Can you manage depression without medication? Depression treatment without antidepressants may sound too good to be true but you may be surprised to find that it’s equally effective. Depression is a common mental health condition affecting around 5% of the world’s adult population (including celebrities like (Lady Gaga and Cara Delavigne), according to the World Health Organisation. However, many of those with the condition are limited in terms of treatment options offered by public health services.
Antidepressants are a popular form of treatment for depression that many patients find to be effective; in fact, the number of antidepressant products prescribed and dispensed in England has more than doubled in the period 2008-2016.
However, there is an assumption that antidepressants are the only form of treatment for those with depression. In fact, there are many alternatives, and these should be heavily researched by those who are faced with a decision on how to take back control over their mental health.
Ultimately, the type of treatment you choose will depend upon medical advice, the severity of the depression, and what you feel comfortable undertaking.
Depression treatment without antidepressants
Repetitive Transcranial Magnetic Stimulation (rTMS)
rTMS is an innovative treatment that utilises a pulsed magnetic field to influence electrical brain activity. It is painless and does not require the patient to take medication alongside the treatment.
rTMS has been repeatedly shown as an effective drug-free treatment for depression. The London Psychiatry Centre, a Harley Street clinic specialising in rTMS, has reported that ‘59% of women and 62% of men who have been treated for Treatment-Resistant Depression (TRD)’ have recovered after undergoing this treatment at their clinic.
Talking therapy involves talking about your mental state with a trained mental health professional. There are a range of different approaches to talking therapy available on both public and private healthcare. These include:
- Cognitive behavioural therapy (CBT) – CBT is a long established therapy which involves deconstructing the issues that you currently face that may be contributing to your depression, and changing the negative patterns associated with these issues to help you deal with them more positively in future.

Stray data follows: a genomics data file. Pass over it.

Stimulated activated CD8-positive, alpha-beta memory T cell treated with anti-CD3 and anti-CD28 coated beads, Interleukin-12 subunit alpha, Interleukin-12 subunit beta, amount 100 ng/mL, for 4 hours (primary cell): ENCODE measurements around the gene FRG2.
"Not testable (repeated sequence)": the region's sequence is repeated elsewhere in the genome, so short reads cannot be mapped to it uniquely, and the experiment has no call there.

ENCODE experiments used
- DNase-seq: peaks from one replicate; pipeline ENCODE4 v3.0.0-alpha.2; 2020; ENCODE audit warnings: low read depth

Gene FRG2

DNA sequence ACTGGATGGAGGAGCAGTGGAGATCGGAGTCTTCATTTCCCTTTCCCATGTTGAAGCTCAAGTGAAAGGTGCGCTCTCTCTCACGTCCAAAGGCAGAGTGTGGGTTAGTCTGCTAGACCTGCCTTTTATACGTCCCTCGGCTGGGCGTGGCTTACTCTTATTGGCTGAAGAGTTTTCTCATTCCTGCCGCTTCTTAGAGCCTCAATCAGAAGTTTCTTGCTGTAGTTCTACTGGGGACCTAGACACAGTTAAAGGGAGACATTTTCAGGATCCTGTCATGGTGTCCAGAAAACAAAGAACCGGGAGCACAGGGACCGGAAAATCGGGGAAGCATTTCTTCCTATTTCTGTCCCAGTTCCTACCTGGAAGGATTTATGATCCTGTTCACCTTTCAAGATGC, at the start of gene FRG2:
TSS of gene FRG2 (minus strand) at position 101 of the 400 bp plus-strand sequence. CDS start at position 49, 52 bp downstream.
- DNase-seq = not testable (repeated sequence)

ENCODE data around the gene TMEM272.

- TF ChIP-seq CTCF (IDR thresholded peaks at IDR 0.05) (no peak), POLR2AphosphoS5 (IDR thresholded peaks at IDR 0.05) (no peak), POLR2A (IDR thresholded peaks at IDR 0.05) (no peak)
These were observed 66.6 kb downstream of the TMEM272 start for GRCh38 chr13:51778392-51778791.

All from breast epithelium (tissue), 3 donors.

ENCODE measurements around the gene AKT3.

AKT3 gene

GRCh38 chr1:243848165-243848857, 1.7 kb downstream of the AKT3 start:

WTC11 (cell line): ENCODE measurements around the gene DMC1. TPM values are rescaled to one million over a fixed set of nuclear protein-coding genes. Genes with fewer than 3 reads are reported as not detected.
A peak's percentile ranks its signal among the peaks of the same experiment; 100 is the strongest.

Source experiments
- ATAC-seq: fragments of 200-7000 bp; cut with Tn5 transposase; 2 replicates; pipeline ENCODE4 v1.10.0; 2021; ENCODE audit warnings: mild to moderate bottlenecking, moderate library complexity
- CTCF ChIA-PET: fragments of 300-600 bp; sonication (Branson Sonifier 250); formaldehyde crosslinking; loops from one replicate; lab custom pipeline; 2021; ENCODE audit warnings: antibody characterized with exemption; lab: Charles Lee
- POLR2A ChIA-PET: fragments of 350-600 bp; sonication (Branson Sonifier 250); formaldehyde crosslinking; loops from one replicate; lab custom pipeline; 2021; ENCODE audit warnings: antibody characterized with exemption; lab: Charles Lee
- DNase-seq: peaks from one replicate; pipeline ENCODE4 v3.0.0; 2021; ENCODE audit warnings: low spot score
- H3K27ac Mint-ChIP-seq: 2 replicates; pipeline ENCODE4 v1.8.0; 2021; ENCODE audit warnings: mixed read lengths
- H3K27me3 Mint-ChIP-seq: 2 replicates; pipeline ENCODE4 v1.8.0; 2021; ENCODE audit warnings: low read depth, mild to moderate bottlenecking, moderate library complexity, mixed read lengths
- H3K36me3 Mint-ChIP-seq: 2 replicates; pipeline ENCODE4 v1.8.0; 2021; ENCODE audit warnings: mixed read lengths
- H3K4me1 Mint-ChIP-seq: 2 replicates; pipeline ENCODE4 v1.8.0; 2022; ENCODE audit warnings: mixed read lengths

- Interpersonal therapy (IPT) – this treatment is suited to those who have difficulty in their relationships with others, for example, struggling with communication or coping with loss.
- Counselling – counselling can be suitable to those who are going through a situation that is triggering depression or anxiety. Counsellors offer support by listening to your problems and offering practical advice to help you cope.
Positive lifestyle changes
Some people with mild depression may be able to manage their symptoms by making positive lifestyle changes. These changes can encompass mental and physical health as part of a holistic approach to self treatment for depression.
Changes can relate to:
- Exercise – increasing the level of exercise can release certain mood-lifting hormones, as well as improving self image.
- Diet – certain foods can contribute to improved mental wellbeing, such as whole foods, and foods that are rich in antioxidants, vitamins and minerals. By contrast, regularly consuming processed and high-sugar foods can lead to poorer mental health over time.
- Stress – reducing stress is crucial to improving both mental and physical health. Although these may not be possible for everyone, some tips include reducing your workload at your job, spending less time with people who bring down your mood, and dedicating more time to self care.
- Sleep – an unhealthy sleep routine can lead to you becoming stuck in a cycle of low mood and poor sleep, which can be difficult to break out of. Try implementing a more hygienic sleep routine, which may include reducing screen time before bed, introducing better air flow into your bedroom, or using a sunrise simulation lamp to improve your ability to wake up on time.
This article suggests just a few methods of managing depression without the use of antidepressants, but there are many more that can be explored with the advice of a medical professional. Although depression is a common mental health condition, many people can make a full recovery, or at least achieve manageable symptoms, with the right treatment.